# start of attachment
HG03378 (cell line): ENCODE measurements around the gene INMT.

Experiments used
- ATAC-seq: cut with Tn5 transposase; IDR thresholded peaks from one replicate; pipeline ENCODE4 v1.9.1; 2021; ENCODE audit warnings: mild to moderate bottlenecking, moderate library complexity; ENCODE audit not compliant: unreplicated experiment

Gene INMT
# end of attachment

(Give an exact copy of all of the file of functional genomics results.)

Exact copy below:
HG03378 (cell line): ENCODE measurements around the gene INMT.

Experiments used
- ATAC-seq: cut with Tn5 transposase; IDR thresholded peaks from one replicate; pipeline ENCODE4 v1.9.1; 2021; ENCODE audit warnings: mild to moderate bottlenecking, moderate library complexity; ENCODE audit not compliant: unreplicated experiment

Gene INMT